1. What experience do you have supporting children on the autism spectrum?
  2. What or how many years of teaching experience do you have with autistic children?
  3. How do you handle behavior issues?
  4. What do you use to communicate with a non-verbal child with autism?
  5. Does my child need to be fully potty-trained before entering Kindergarten/ first grade?
  6. What kind of expectations do you have of my child in your room?
  7. What do you use to teach children about appropriate social interactions?
  8. Loud noises/ sensory overstimulation is a problem for my child. Do you provide therapy for this?
  9. My child is a very picky eater. How do I know he/ she has gotten enough to eat during the day while at school?
  10. Will my child be expected to do homework?
  11. How many hours of speech/ OT/ physical/ social therapy will my child have each week?
  12. How often can I expect to meet with you for IEP changes?
  13. What is your approach with discipline regarding children on the spectrum?
  14. Can I get more frequent progress reports to make sure my child is adjusting to school okay?
  15. Do you work with my child’s strengths as well as those areas that give them trouble?
  16. How will I know if my child has had a good day/ week/ month? What happens if there is a serious behavior problem?
  17. Can I visit my child at school? Can I have lunch with them?
  18. How involved am I allowed to be in my child’s education here?
  19. Are there extra supports or teachers’ aides in the room to help my child?
  20. Will my child need to pay for any equipment or supplies to meet their needs while in attendance?

This is the most basic but most relevant set of questions. You may have some questions of your own that are not on this list. Be sure to write them down when you meet your child’s teachers the first time or you might forget them in all of the interruptions you’re likely to encounter in the first meeting.

Do autistic children recover?

Is Autism And Asperger’s The Same?

The answer, quite simply, is no. Absolutely not. There are distinctive diagnostic differences between autism and Asperger’s that make them clearly two different disorders. It needs to be addressed that autism refers to a broad spectrum of pervasive developmental disorders as well as its own disorder. Encompassed within the autism spectrum are autism, Asperger’s, PDD-NOS, and two others which have recently been reclassified as autism spectrum disorders.

Admittedly this can be quite confusing for parents who are just beginning their journey with their child through the world of Asperger’s, since their child was seemingly quite “normal” until a professional from either school or a clinic noticed the child was a little different. The most striking difference is the inability to understand certain expressions in speech. Idioms, homilies, metaphors, and similes don’t make sense to most autism spectrum children. With Asperger’s children who have been able to speak since toddlerhood, this really stands out as odd.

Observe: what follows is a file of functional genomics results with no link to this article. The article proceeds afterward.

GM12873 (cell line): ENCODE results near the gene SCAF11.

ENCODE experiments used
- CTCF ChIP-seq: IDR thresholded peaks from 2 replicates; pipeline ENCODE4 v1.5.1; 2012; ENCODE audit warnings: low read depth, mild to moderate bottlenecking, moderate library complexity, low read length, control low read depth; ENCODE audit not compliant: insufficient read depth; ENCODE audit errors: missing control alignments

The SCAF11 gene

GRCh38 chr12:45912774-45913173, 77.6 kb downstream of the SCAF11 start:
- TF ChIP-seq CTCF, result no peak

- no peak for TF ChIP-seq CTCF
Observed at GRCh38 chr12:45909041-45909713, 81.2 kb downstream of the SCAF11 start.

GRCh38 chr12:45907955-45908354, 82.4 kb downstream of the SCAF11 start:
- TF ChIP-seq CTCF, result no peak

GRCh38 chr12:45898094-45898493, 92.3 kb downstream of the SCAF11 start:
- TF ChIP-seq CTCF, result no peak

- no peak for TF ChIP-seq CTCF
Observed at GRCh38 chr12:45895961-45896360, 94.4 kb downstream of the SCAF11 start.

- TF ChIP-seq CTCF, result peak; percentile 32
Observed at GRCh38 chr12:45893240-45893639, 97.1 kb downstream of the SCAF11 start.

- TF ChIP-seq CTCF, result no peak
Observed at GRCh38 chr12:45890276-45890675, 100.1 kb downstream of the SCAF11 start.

Another problem is the social interactions between the Asperger’s child and his or her peers. Social interaction is always a problem but here it turns violent and even volatile. Peers can be injured by the Asperger’s child who has completely misconstrued what the other child has said or done. Social coaches are assigned to these students in school to help them navigate social situations better and without aggression.

Daily routines can’t be interrupted or altered at the last minute for a child with Asperger’s. It causes extreme anxiety and outbursts. Transitions have to be part of the day, such that he or she knows what to expect next. Their sense of security is dependent entirely upon strict structured routine. Children with autism need structure too, but not to the extent that most Asperger’s children do. It complicates your whole life, because you don’t have an ounce of flexibility in your day, but you do get used to it.

Do Autistic Children Get Better

Do Children With Autism Spectrum (AS) Get Better?

Children diagnosed early on with an autism spectrum disorder may appear to get better as they get older. This is especially true of children who didn’t or couldn’t speak and then through several hours of speech therapy learned to speak fluently and clearly. However, a child who really has AS does not “get better”; this is a physical, mental, social and emotional developmental disability that stays with a child for life.

This is often a question presented by parents who are hearing this diagnosis for the first time. They are hoping there is an instant cure, like antibiotics for strep throat. It’s difficult to hear that your child is different and that all the hopes, dreams and expectations you had of raising wonderful children to adulthood are taking a detour. It takes time for you to adjust to all the modifications you have to make to accommodate your child who has autism spectrum disorder, and that’s completely normal.